The collapse of America’s Middle East peace efforts and the Israeli-Palestinian violence has provided a perfect opportunity for Saddam Hussein to bolster his position and the Iraqi leader has wasted no time in exploiting his advantage.
Within days of the start of the conflict, he was promising to send troops and equipment to help the Palestinians. “An end must be put to Zionism,” said the Iraqi leader, in one of several aggressive attacks on Israel. Volunteers were being signed up in Baghdad to fight the Israelis. A Republican Guard division was reportedly moved west towards the Jordanian border.
Symbolic gestures, perhaps. But they meant the Iraqi leader could again claim the mantle of the Arab world’s true defender of the Palestinian cause. It was a tactic he used with some success to appeal to the Arab masses during the 1991 Gulf War, above the heads of their leaders, who appeared powerless and divided.
Iraq’s earnings under the oil-for-food programme now bring in some $16 billion a year
It is an ironic turn of events: the peace process that collapsed at Camp David in July is the same peace process the Iraqi leader helped start in 1991 with his attempt to link a withdrawal from Kuwait with a resolution of the Israeli-Palestinian conflict. The Bush administration furiously ruled out any link, but nonetheless set to work on initiating talks between the Israelis and Palestinians as soon as the Gulf War was over.
As the violence in the West Bank and the Gaza Strip continued through October, Saddam Hussein made further gains. When it held its emergency summit in Cairo, the Arab League felt it had no choice but to invite Iraq — the first time the country had been represented at a major Arab meeting since the Gulf War.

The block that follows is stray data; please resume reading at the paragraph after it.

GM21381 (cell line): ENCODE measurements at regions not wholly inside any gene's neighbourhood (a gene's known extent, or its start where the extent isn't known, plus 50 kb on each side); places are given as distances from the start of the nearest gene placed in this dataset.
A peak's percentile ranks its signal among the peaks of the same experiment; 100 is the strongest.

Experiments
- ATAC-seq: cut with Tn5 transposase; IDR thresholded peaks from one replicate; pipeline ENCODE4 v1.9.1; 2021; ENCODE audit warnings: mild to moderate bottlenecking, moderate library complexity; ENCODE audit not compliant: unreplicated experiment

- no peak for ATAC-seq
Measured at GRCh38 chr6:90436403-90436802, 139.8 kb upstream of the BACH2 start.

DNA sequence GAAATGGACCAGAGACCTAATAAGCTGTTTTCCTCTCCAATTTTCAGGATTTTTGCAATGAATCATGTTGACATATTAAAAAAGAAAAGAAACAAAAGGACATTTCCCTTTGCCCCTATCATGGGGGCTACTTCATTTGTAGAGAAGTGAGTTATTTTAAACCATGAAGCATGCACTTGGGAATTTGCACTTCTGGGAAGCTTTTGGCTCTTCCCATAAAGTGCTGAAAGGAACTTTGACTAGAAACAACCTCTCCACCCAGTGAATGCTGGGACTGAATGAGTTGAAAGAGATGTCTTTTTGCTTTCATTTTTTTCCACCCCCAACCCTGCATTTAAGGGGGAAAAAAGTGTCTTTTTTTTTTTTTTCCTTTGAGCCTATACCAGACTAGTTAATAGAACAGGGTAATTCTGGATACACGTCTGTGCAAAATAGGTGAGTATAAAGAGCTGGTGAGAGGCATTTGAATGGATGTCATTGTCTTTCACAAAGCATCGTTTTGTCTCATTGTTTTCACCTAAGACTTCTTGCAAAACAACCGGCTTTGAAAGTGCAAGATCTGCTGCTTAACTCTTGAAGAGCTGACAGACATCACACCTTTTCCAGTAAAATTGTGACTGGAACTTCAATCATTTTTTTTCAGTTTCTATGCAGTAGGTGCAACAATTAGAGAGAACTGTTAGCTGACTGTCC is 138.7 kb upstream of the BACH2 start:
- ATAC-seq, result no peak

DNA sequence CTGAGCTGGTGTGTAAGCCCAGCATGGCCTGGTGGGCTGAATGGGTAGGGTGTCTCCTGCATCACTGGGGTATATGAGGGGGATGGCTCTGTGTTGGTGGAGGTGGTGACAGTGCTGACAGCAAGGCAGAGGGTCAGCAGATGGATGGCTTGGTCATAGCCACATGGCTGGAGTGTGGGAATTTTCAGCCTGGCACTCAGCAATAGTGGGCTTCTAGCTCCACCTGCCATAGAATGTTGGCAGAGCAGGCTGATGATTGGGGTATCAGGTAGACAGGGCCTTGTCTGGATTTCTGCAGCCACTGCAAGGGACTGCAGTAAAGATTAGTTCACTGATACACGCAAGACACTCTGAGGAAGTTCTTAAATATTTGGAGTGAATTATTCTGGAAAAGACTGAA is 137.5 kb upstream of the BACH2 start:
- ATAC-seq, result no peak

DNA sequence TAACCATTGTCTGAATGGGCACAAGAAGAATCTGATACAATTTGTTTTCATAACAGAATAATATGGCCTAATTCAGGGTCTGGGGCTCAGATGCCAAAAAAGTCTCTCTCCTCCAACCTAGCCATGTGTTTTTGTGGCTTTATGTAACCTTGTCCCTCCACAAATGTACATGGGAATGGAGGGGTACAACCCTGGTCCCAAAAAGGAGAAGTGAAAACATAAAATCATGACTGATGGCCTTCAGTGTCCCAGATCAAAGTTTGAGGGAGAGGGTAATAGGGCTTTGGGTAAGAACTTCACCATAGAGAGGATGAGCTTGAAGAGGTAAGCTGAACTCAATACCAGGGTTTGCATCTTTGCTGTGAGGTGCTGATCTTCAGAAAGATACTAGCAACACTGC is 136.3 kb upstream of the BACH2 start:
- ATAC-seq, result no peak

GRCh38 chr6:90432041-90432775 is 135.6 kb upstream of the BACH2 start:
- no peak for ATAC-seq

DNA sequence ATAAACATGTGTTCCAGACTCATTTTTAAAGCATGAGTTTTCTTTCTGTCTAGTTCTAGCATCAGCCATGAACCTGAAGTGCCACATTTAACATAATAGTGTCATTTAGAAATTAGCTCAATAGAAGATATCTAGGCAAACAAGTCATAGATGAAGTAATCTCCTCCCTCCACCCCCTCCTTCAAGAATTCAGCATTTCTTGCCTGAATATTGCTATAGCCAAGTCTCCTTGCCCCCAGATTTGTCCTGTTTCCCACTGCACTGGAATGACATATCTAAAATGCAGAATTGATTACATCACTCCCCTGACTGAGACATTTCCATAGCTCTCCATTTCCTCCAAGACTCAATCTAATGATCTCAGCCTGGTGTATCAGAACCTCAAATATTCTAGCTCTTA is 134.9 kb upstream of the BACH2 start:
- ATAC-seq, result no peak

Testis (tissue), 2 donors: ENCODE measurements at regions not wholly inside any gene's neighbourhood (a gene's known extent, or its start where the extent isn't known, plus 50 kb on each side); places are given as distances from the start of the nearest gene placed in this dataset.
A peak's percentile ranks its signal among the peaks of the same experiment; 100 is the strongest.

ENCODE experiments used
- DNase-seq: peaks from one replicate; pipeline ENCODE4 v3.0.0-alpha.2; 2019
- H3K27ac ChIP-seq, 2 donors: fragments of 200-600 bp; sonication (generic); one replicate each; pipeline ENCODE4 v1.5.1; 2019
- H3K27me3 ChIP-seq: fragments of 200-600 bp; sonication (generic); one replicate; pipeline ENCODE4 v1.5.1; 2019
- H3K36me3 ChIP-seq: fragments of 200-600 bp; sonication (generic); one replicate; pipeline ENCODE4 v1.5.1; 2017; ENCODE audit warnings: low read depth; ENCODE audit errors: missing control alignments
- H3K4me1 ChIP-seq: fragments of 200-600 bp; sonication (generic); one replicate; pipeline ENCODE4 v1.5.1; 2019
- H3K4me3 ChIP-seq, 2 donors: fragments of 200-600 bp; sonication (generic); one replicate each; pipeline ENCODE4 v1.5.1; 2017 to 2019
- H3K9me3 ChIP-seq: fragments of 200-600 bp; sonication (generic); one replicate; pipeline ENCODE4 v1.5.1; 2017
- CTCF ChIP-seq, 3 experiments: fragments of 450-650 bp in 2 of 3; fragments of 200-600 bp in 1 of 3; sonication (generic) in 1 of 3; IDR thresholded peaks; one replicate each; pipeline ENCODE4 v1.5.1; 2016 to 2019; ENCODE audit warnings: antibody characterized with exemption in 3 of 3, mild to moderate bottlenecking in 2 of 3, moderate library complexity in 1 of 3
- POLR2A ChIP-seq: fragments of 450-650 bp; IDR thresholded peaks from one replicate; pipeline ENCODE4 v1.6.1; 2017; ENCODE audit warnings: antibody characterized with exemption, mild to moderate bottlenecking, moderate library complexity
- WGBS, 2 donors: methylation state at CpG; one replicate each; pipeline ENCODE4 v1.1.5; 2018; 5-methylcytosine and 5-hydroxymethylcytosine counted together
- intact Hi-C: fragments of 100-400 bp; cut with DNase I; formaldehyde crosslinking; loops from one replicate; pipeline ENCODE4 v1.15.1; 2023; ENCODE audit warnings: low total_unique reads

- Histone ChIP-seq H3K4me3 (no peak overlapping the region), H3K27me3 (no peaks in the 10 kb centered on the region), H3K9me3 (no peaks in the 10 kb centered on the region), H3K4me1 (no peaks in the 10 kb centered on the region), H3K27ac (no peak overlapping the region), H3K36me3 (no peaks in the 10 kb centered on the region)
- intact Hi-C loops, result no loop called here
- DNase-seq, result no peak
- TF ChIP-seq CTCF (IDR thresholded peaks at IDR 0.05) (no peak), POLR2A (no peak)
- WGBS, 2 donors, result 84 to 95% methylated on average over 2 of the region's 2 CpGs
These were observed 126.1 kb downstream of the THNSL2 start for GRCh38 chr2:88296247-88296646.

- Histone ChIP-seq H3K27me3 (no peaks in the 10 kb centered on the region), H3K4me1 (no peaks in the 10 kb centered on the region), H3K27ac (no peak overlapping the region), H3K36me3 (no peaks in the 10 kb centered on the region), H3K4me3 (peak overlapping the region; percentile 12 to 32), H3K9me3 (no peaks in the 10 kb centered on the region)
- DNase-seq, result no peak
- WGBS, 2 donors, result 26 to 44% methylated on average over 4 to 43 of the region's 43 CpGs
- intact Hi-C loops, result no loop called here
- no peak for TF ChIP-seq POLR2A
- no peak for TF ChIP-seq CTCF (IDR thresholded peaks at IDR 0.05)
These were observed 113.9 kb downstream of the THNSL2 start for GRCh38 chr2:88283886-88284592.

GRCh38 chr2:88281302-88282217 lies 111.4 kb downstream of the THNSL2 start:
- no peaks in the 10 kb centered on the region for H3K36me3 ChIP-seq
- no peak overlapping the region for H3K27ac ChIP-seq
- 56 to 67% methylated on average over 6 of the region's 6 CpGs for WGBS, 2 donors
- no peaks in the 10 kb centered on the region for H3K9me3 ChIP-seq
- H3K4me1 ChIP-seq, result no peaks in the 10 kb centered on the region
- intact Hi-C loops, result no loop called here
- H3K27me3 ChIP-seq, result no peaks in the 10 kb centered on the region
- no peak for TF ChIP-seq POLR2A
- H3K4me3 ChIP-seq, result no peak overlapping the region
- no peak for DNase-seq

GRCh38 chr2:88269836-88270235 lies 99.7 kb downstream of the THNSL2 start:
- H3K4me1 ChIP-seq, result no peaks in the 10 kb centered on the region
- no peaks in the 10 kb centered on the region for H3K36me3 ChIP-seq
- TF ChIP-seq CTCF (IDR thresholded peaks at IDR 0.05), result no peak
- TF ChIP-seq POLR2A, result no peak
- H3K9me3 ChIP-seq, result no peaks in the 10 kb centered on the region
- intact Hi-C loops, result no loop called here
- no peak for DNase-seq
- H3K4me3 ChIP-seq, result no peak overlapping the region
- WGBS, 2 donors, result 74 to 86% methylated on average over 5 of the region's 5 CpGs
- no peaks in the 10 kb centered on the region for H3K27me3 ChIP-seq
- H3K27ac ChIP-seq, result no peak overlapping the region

Saddam Hussein did not go in person — he has not left Iraq in years. But Senior Revolutionary Command Council member, Izzat Ibrahim Al Duri, stole the show with his call for a jihad, or holy war against Israel. It was another gesture and one that was never going to make it into the summit communique, but it again boosted Baghdad’s standing in the Arab world.
The Palestinian uprising is far from the only development that has helped Iraq in the latter part of 2000.
Since Baghdad re-opened its international airport in August, Arab and other nations have sent more than 40 planes there, openly challenging the 10-year-old embargo. The US and Britain — increasingly on the defensive over the sanctions — at first tried to dismiss the significance of the flights, saying they were mainly carrying humanitarian supplies, so did not contravene the ban on air traffic.
By early November, that argument was looking hollow. More than 15 aircraft arrived in just a few days, bringing in business executives and government officials from across the world for Iraq’s international trade fair. None of the flights attempted to disguise their commercial purpose. Some 1,500 companies from 45 countries attended the fair — a record.
Belatedly, Britain has taken a harder line, attacking nations backing the flights for giving support to the Iraqi regime. “Those that are instituting commercial flights and other measures have to ask themselves: Are they actually helping to end this conflict, or are they helping to perpetuate it by maintaining the present regime in power?” said Peter Hain, the British Foreign Office minister responsible for the Middle East.
It is already well over two years since any meaningful inspections were carried out
But it was noticeable that the Clinton administration did not followed the UK’s lead. In fact, its main concern in the run-up to the US presidential election appeared to be to avoid any confrontation with Iraq that might make the news.
Just days before the American public went to the polls, an Iraqi announcement that it planned to resume commercial flights, including within the northern and southern no-fly zones — which would have been seen as highly provocative in the past — elicited no protest from the US administration.